October 4, 2023

Hocevar is just aiming for a clean race on his Shock Cup debut at WWTR

When he first got the call, Carson Hocevar couldn’t believe it.

One year ago, the World Wide Technology Raceway was the scene of a brutal accident for the young star of the Craftsman Truck Series. He suffered a broken right tibia in a last lap crash that hampered him for weeks.

The track will be equally memorable for Hocevar in 2023, but this time in a positive way. Hocevar makes his Cup Series debut in the Enjoy Illinois 300, driving the No. 7 Chevrolet for Spire Motorsports.

Spire’s regular lead driver, Corey LaJoie, drives Hendrick Motorsports’ No. 9 Chevrolet in place of Chase Elliott, who was suspended for a week after an intentional crash with Denny Hamlin in the Coca-Cola 600.

The organization was happy to let LaJoie grab the once-in-a-lifetime opportunity, but it left the No. 7 team with an opening. Spire opted to fill it with Hocevar, who has two top 10s this year in as many starts for the company’s Xfinity Series program.

Hocevar was called by Spire co-owner Jeff Dickerson on Tuesday to discuss the move during a race meeting with Niece Motorsports. It went to his voicemail as he focused on his full-time team, but Hocevar called Dickerson back afterwards and was told of the plans. An announcement should come at 5 p.m. ET.

His reaction?

“Honestly, I just answered ‘no’,” he said. “‘No. Really? Are you serious?’

“In my mind, I just tried not to sell it too much and think it was a foregone conclusion, (because) they weren’t sure where they stood.”

Hocevar spent the rest of the day tensely waiting for the announcement, refreshing his phone “700 times” until 5 p.m., wanting his name to be announced. When it finally came, his dream came true.

The days after that have been a bit of a blur. Spire tried fitting one of LaJoie’s Schluter Systems riding suits for Hocevar, but they didn’t fit the tall Michigander. He will wear his Xfinity Series driver suit and use his Xfinity seat and insert for the race. Spire even had to tilt the No. 7 Chevrolet’s seat to allow Hocevar more visibility in the cockpit.

The 20-year-old called fellow truck competitor Zane Smith, who debuted at the same track last year, to get advice on the possibility. He also called his father to tell him the news, hoping he would be able to attend the race.


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“We have two puppies at home and he’s trying to figure out how to (come),” Hocevar said. “They have a small coin and jewelry shop and only four or five employees, so they are trying to figure out how to close the shop and have someone look at the puppies so he can come. He doesn’t come often, and I really want him to go.”

Over the past few days, Hocevar’s has been participating in pitstop practice at Hendrick Motorsports, spending hours in the simulator trying to learn the art of sequential shifting, while also going through standard prep for Saturday’s Truck race.

It’s not easy to learn how to compete against regulars of the Cup. Hocevar joked that he had “about three days” to figure out what was “about two years worth catching up on”.

But the Chevrolet prospect has one thing that helps with his learning curve: he’s spent the past year and a half as a simulator driver for Trackhouse Racing.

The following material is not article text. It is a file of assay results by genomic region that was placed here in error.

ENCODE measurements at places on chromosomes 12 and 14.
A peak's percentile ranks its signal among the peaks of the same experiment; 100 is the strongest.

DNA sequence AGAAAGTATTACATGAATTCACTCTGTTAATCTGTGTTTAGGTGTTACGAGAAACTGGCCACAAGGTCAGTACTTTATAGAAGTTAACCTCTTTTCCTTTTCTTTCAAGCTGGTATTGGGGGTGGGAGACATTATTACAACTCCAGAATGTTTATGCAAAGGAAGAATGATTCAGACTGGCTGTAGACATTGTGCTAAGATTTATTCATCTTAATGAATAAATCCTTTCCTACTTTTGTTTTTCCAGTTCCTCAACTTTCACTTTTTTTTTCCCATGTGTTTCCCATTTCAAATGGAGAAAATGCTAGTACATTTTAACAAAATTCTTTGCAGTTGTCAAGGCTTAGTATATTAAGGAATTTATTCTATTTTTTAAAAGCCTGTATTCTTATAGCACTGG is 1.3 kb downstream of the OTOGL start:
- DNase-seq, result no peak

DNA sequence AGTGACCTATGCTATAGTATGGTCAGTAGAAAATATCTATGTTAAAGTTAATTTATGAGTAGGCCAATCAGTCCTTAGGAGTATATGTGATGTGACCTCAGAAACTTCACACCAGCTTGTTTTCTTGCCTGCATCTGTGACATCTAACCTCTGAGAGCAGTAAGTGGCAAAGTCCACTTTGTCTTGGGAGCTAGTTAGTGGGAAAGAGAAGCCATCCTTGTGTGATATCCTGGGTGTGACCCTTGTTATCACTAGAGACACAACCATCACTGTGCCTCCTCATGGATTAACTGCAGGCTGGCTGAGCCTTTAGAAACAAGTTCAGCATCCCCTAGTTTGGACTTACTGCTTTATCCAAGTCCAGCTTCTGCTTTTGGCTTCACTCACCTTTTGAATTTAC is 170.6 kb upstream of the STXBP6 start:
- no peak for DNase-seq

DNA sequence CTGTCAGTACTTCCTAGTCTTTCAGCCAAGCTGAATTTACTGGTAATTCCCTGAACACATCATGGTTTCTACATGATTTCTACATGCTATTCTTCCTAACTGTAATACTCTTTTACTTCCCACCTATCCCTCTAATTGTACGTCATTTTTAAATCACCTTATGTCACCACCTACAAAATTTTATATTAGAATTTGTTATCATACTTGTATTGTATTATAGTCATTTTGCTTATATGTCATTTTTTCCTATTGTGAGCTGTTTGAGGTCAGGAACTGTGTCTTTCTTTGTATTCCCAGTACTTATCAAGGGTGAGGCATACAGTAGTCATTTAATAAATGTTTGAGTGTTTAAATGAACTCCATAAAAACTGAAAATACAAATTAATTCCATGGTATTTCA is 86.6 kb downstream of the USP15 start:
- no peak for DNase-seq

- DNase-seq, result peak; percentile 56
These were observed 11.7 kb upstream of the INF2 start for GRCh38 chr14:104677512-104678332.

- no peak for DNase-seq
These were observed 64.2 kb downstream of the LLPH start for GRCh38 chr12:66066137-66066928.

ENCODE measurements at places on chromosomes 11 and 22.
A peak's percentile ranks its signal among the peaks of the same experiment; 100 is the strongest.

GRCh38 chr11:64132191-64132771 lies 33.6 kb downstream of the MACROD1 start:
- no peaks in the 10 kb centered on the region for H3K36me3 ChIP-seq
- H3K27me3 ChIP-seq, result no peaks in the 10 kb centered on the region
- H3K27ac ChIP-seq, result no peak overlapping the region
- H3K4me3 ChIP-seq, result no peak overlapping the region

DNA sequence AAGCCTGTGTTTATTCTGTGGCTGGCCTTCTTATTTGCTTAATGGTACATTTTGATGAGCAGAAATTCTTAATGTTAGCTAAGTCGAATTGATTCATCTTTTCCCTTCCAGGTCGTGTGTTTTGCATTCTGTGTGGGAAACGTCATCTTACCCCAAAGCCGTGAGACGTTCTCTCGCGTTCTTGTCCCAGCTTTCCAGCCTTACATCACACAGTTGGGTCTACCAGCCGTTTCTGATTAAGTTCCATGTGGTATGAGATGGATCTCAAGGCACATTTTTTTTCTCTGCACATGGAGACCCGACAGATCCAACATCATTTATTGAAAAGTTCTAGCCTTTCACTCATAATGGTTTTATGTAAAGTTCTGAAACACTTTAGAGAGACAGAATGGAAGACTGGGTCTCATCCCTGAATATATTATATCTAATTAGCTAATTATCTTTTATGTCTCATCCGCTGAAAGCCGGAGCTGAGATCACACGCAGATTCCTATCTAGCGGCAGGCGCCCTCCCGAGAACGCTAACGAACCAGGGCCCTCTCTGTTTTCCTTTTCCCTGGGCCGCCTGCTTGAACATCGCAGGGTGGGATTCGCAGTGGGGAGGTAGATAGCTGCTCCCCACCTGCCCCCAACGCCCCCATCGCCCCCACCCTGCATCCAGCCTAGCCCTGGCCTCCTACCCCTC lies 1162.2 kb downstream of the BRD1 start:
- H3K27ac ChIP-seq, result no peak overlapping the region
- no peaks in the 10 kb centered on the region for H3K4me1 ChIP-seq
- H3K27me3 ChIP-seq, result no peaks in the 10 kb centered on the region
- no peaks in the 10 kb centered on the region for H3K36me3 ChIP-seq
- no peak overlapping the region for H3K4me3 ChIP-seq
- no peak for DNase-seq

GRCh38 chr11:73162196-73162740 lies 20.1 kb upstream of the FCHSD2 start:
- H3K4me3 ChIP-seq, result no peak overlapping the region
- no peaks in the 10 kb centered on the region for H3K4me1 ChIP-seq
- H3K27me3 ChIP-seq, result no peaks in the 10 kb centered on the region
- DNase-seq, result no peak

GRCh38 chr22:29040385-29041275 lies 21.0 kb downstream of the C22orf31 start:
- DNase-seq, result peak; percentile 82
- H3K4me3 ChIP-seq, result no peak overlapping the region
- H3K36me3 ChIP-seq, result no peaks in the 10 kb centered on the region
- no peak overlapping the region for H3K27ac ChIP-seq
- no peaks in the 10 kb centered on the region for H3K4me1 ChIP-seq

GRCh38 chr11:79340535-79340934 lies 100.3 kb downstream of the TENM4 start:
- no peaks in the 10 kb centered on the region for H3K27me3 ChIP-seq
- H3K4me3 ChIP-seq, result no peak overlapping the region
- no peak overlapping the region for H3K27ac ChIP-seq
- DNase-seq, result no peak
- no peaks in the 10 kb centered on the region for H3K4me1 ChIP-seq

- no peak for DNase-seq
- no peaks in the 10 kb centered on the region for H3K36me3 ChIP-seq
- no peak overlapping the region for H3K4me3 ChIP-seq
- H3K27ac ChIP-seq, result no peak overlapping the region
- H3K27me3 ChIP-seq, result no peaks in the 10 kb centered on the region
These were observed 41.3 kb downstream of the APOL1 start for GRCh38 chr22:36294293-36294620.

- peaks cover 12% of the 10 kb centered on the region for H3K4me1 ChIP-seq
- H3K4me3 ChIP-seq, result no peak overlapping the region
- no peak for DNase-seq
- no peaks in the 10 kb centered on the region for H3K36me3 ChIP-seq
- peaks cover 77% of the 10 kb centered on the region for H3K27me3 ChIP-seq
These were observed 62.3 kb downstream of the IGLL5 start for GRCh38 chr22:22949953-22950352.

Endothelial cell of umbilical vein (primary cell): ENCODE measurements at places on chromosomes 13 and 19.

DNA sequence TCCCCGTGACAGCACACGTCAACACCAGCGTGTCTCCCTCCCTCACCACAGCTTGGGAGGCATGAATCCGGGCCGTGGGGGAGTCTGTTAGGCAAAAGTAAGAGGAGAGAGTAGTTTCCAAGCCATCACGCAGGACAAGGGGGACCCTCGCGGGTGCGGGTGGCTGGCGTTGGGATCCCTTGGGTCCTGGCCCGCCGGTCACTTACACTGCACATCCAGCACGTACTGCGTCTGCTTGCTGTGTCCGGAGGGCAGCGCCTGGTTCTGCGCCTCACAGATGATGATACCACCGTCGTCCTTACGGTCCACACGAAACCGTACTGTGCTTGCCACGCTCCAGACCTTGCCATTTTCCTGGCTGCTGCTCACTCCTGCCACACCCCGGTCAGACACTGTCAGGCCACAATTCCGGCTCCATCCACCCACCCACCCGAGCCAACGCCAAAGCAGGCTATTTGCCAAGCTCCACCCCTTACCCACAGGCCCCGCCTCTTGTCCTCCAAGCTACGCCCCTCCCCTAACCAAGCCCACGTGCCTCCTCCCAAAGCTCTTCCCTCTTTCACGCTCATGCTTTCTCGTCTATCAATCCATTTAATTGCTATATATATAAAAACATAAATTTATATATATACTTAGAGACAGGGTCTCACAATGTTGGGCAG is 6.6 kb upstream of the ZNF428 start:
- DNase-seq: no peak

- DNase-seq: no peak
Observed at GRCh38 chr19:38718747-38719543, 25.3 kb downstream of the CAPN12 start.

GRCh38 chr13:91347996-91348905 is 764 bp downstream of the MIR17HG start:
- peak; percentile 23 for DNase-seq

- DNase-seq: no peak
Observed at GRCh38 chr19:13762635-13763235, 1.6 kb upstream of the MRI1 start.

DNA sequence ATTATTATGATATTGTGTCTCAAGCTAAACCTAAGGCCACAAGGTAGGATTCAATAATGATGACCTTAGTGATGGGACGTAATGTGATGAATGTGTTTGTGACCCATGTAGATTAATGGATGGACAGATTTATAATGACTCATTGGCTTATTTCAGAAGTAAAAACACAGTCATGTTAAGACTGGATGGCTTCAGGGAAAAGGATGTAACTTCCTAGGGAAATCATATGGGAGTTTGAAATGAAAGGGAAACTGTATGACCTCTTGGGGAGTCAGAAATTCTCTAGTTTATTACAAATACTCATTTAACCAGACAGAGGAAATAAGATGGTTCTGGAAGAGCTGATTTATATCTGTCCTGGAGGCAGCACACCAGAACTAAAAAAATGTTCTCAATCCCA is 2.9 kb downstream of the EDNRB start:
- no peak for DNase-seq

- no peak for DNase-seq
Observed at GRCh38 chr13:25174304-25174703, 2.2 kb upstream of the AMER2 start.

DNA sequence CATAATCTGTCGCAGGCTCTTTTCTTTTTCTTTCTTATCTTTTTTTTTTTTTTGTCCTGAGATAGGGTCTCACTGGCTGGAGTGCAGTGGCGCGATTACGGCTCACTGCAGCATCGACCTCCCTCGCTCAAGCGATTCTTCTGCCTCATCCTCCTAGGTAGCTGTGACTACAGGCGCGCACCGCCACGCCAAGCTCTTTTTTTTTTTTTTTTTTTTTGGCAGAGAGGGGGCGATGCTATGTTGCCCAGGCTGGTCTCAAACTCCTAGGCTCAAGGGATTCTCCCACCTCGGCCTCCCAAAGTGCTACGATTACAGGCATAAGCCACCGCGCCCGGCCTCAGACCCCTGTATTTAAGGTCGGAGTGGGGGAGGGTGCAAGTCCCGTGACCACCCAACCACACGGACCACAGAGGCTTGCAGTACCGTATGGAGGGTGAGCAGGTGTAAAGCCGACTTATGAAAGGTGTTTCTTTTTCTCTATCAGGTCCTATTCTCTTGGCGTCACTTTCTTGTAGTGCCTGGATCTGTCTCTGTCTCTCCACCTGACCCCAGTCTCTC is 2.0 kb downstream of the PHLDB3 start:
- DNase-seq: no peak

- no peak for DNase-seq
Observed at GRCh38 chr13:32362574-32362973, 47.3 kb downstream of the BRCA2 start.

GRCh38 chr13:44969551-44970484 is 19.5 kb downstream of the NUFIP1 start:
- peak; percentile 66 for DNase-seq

“I do a lot of work when Ross (Chastain) and Daniel (Suarez) can’t get in,” he said. “So I learned a lot about this car. I’ve been in the sim and talked about how the car has progressed and the difference from start to finish. I really wanted to drive a car sometime, whether it was a wheel force test or something (other), just (because) I wanted to be able to give them (good feedback).

“I feel like I take my role as a sim driver seriously and want to be the best I can be. The first thing they texted me (after the announcement)…they said, ‘Man, you finally got your wish.’

“I already have an idea of ​​how I would like the car to drive, and I think that helps me a lot,” Hocevar later added. “I feel like it helped me a lot to prepare. Credit to Josh Wise for putting me in that role and letting me do sim for Trackhouse. A huge thank you to Schluter Systems and also to Celsius for letting me drive their race car. But I feel like I’m prepared as best I can and I’m not really going into this blindly.

Hocevar proved that initial confidence valid on Saturday, qualifying ahead of LaJoie and Spire teammate Ty Dillon in 26th, but he keeps his goals simplistic and achievable for the race.

Seeing the black and white checkered flag with a clean car is all he wants from his cup debut.

“I am not running for points and I have not planned another start,” he said. “I want to see a checkered flag and I hope to be in the first lap. I want all four fenders on the race car. No tire tracks. No rub marks.

“I just want to be able to finish the race and enjoy every second of it. How we shuffle, you know, if it’s a top 15 day, if it’s a top 20 day, if it’s top 25 or if I’m running 31st because Sunday is tough… No matter what the case is, I want to run around those guys.

“When they come up to me and[say]’Man I enjoyed racing you and appreciate the help or appreciate you letting me go or giving you space…’ I think that’s (further) than when I try really hard to get them and make a mistake.

Story originally appeared on Racer

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